The Power of the Local Church
An update from Colombia
Now imagine doing that with two families with children under the age of seven. Finally, envision that the majority of the route was full of guerilla terrorists who robbed, mugged, fought, and killed people passing through if they were thought to be with the government.
Luz Helena and her family made that journey, walking almost 1,500 kilometers from Caracas, Venezuela to Baranquilla, Colombia. The journey took weeks, with no end to their struggle upon arrival.
“We did not want to leave, it was our home,” Luz says softly, “But we had to. Now my grandchildren will remember our country in an ugly way, and that breaks my heart.”
It has been two years since the family was forced to leave Venezuela due to economic collapse and the violent protests that the country was facing. As we walked into the refugee settlement, there was an immediate stench that rose from the toxic chemical factory the shelters were built upon. The old factory had become a squatter camp, and Luz’s family lived inside. Her son-in-law explained that the toxic fumes can be ignored for the time being, because this shelter is theirs, their one last physical claim left in the world.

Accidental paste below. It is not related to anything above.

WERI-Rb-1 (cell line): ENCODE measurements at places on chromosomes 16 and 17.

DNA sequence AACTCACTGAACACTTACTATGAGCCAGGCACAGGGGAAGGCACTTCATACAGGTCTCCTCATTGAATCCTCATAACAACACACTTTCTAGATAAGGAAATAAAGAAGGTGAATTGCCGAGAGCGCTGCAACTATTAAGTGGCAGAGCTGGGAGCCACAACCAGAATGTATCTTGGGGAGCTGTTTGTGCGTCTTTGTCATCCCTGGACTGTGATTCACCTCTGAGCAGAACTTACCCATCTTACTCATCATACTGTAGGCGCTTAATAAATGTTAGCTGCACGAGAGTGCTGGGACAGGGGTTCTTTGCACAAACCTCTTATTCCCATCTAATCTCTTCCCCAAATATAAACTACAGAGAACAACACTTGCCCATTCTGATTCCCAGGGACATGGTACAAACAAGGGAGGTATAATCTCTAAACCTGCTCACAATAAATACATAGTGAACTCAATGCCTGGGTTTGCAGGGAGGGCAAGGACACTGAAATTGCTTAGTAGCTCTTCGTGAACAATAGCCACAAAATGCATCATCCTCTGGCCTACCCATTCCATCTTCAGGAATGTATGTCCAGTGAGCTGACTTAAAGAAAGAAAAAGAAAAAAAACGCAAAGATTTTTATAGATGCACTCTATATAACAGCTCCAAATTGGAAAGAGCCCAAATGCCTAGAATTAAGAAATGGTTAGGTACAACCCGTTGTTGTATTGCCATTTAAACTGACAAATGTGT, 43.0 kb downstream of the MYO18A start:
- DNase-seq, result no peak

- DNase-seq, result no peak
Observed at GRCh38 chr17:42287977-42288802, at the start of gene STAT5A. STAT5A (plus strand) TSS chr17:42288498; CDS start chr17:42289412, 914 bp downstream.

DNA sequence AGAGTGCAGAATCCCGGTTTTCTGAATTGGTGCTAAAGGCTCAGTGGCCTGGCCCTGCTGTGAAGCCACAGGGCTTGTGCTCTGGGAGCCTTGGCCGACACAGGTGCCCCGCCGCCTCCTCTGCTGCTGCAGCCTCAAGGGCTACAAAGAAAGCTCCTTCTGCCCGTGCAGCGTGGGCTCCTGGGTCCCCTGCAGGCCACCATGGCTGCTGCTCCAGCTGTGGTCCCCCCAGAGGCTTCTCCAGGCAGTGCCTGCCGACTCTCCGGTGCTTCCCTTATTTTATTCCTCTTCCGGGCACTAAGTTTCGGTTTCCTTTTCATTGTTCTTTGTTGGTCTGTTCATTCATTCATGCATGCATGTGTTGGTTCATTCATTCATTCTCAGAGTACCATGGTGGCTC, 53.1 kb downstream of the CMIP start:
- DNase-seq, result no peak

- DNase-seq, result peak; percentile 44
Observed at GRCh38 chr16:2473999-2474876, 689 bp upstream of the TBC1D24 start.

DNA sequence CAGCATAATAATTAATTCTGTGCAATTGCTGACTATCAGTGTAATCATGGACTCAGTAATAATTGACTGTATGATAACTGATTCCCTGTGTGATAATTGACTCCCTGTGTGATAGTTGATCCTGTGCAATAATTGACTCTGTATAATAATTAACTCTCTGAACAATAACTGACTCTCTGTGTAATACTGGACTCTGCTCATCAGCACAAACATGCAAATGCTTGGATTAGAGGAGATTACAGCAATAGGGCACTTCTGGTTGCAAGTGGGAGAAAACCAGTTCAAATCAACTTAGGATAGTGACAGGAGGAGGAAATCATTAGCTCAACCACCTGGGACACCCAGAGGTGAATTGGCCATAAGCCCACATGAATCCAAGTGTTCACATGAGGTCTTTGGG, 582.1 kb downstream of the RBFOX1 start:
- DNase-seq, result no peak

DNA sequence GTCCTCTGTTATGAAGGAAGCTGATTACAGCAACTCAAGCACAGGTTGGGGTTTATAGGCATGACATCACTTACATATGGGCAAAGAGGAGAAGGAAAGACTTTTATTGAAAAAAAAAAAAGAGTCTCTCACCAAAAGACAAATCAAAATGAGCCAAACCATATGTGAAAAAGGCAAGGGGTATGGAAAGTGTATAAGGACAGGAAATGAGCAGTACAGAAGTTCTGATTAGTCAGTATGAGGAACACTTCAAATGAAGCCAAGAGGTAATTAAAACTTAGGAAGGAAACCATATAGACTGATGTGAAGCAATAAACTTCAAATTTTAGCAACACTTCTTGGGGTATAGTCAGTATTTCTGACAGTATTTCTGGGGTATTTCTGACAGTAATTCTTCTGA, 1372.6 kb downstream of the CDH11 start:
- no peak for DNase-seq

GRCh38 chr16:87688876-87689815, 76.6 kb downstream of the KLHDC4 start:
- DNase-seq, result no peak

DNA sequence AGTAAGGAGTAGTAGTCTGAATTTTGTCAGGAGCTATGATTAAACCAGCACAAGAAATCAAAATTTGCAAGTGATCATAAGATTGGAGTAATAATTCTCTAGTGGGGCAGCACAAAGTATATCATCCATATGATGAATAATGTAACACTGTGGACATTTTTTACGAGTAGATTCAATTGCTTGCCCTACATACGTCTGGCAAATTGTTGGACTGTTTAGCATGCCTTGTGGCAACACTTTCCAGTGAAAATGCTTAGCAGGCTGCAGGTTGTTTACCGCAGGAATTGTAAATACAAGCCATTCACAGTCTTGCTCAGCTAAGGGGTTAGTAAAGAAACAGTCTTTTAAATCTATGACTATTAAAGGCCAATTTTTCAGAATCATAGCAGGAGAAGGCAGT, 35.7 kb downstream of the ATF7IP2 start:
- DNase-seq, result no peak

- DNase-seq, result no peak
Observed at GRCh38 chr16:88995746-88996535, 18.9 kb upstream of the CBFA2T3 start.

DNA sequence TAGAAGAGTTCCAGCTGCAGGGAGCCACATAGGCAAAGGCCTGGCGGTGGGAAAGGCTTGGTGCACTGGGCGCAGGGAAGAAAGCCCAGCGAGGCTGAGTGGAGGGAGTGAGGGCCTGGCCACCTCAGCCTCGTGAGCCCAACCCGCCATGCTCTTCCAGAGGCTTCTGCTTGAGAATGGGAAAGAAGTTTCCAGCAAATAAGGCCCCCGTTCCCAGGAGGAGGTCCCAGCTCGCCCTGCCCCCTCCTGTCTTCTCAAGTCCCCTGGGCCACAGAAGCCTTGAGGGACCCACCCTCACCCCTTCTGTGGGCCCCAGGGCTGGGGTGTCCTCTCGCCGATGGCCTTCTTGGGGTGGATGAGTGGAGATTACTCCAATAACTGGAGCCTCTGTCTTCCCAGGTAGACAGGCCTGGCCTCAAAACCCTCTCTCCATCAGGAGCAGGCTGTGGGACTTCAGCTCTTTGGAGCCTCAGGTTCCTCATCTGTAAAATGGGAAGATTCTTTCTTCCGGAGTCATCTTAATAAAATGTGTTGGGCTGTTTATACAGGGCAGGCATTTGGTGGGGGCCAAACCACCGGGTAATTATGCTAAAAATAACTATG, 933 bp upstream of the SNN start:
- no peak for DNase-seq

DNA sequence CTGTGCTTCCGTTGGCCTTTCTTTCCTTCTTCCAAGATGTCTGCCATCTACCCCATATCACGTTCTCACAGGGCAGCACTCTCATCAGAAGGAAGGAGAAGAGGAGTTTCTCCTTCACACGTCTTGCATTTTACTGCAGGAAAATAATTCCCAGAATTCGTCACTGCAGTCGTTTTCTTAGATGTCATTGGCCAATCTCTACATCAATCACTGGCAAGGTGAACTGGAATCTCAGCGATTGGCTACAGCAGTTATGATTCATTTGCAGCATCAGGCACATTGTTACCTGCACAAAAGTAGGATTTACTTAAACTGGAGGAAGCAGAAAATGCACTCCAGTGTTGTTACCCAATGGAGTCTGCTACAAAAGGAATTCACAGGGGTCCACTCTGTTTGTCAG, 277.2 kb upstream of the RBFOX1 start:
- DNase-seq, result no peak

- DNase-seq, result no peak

While we were visiting Luz, the pastor of the local church came in and was instantly embraced by the family.
Luz beamed proudly towards the pastor. “This was my first Colombian friend.”
The pastor went on to explain how the church is the only service agency actively supporting refugees in this area. Luz’s family was invited to participate in the church’s feeding program, and have been connected ever since.
Luz smiled warmly. “I still miss my country. Life here in Colombia is hard, but I have my family, and now my church who give me hope.”